Psychochild's Blog

A developer's musings on game development and writing.

9 December, 2008

Weekend Design Challenge: Initial concepts
Filed under: — Psychochild @ 4:11 AM

Last week, we discussed the commercial viability of different board game projects. This week, like an inscrutable boss, I’m going to pick one project and tell you to work on it.

The project will be building a hospital as originally suggested by Rik.

Read on for some of my thoughts.

From last week’s description: The game employs a “Tragedy of the Commons” theme to the gameplay where players are trying to accomplish their individual goals without destruction of the shared resource (in this case, the hospital).

So, let’s start discussing some initial concepts for the game. Here are some questions to get started:

What specific types of mechanics do we want to focus on? We’ve mentioned each person having a specific role. What roles will there be? What goals will we have for each role? How can we keep the game interesting as the players play the game repeatedly? What is the “fun” element to the game? How do the mechanics support the theme we’ve chosen?

What type of presentation do we want to go for? What elements will there be to the game? Will there be a game board, and if so, what will it represent? How do players keep track of score? What will the style for the art be: silly, serious, realistic, cartoonish, etc.?

Consider other questions, and present some initial ideas for us to refine next week.


  1. When I think about the hospital theme, two things come to my mind. The first is a board game, Pandemia. The second is a TV Serie, Scrubs.

    In Pandemia, each player has a role, giving them a special power. The goal is to find vaccines for 4 illnesses, and, as a secondary goal, their eradication. The game ends when to many towns are infected. Either all players win, or they all lose, so they must combine their capacities.

    In Ryk’s project, similarly, the resource is shared, and everyone loses if there isn’t anything anymore.

    In Scrubs, we have an opposition between Perry Cox, senior attending physician, whose goal is to save people, and Bob Kelso, the Chief of Medecine, whose only concern is the financial viability of the hospital, ie, if someone can’t pay, he’s out of the hospital.

    So, each character might have a personal goal, earning him “victory points” throughout the game:
    - attending physician might want to save people despite the costs
    - Chief of medecine wants to earn as much money as possible
    - The Intern might want to see as many different illnesses as possible, possibly neglecting a patient in favor of a new one
    - The head of the Research Department might be wanting to try as many things as possible on patients, whatever the outcome, or the moral issue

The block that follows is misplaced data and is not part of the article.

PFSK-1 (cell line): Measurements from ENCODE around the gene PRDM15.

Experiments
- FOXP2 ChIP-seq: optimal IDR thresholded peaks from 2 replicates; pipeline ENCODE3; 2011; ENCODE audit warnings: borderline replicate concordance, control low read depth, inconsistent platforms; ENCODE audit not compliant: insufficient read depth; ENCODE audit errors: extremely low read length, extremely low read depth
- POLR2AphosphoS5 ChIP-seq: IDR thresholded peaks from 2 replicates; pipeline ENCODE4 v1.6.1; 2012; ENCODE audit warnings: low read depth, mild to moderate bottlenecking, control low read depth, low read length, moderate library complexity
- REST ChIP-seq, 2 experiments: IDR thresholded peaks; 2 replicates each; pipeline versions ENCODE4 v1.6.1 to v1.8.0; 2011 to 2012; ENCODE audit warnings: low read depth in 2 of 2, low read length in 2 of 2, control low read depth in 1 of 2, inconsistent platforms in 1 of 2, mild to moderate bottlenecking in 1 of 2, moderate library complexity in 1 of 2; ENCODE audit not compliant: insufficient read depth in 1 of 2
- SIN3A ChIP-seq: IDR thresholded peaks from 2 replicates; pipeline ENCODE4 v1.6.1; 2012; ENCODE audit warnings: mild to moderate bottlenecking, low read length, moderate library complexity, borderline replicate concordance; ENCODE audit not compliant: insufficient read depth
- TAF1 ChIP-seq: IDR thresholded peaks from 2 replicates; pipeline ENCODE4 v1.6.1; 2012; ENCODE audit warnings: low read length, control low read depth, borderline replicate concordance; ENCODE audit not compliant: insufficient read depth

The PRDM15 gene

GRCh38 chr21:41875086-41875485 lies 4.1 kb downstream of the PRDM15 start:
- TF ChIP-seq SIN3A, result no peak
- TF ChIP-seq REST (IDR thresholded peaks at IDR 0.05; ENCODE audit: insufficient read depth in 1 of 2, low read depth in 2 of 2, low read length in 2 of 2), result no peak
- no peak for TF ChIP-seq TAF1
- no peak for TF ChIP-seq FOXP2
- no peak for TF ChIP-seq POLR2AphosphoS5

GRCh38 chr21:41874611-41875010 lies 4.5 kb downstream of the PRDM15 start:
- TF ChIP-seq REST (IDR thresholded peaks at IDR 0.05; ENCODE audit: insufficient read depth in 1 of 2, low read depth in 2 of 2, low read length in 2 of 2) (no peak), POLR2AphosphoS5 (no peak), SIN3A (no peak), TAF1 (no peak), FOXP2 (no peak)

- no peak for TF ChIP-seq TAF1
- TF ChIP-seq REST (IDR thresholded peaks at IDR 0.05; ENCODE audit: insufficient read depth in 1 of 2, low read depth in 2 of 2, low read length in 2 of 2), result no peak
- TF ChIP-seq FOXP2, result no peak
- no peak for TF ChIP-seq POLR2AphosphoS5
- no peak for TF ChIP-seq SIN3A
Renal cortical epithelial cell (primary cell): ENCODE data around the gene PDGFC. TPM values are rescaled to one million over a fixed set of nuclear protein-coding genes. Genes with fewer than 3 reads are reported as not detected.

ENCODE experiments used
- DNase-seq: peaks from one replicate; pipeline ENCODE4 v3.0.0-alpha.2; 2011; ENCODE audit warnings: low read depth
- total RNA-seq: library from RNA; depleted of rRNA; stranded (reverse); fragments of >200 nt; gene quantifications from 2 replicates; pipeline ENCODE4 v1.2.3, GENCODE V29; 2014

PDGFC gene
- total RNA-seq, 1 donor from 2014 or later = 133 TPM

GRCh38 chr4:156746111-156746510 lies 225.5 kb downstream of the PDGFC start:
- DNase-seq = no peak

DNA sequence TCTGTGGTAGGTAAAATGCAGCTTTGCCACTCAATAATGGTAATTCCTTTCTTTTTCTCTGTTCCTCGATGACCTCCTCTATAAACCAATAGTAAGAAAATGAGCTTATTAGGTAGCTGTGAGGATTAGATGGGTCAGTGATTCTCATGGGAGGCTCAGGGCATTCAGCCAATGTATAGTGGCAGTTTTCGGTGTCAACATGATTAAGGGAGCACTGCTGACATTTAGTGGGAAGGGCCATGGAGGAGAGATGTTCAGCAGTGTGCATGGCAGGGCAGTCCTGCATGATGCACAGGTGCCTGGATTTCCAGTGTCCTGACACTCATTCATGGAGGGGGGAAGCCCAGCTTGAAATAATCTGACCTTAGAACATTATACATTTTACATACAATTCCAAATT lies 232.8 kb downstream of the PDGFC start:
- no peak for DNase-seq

- The Lawyer wants to avoir deaths and other possible suing cases (while the chirurgian only wants sewing cases ;) )
    - The janitor wants to keep everything clean and in working order

    and a special power, depending on its role. (eg “heartless”, chief of medecine makes hospital earns +50% on checkout)

    I think the replayability could come from having more characters than people playing available, drawn randomly. The “fun” element comes from the fact that people must work together in order to achieve their goal, while also trying to undermine other’s efforts to gain VPs.

    Resources might be money and patients. Treatments must be discovered and cost money, patients pay regularly, but may die if not treated on time… Perhaps also hospital’s fame?

    The game board would be the hospital itself, which would be divided into rooms where patients would have to be fitted, research and tretment rooms, so on and so on.

    Each player’s turn would incur a card drawing, which could be a new patient (or new patients), or random events. Players could then do an action (research a treatment, treat, check out a patient…) earning him VP depending on his role and having a consequence on the hospital. There could be a definite number of turn (eg an entire year 52 weeks) and the winner the one with the most VP IF the hospital is still running on year’s end.

    Art can be any style. I like false illnesses that make you smile, personnaly.

    Well, that’s it for my ideas on this concept! Hope this helps ! Aw crap, sorry for the wall of text <___<”

    Comment by Modran — 9 December, 2008 @ 7:37 AM

  2. Just throwing this idea out, based on Modran’s notion of opposing characters. Suppose there is a revolving inpatient system, where on each turn, the oldest patient leaves the hospital, and the newest patient comes in. On each turn, each player may do two actions to the patients, these actions being selected from a list of say five prescribed ‘powers’ that the characters are known to have. (ie the Chief can bill a patient, evict a patient, commit insurance fraud, etc. etc, the Doctor can prescribe drugs, the janitor can ‘switch records’ and so forth).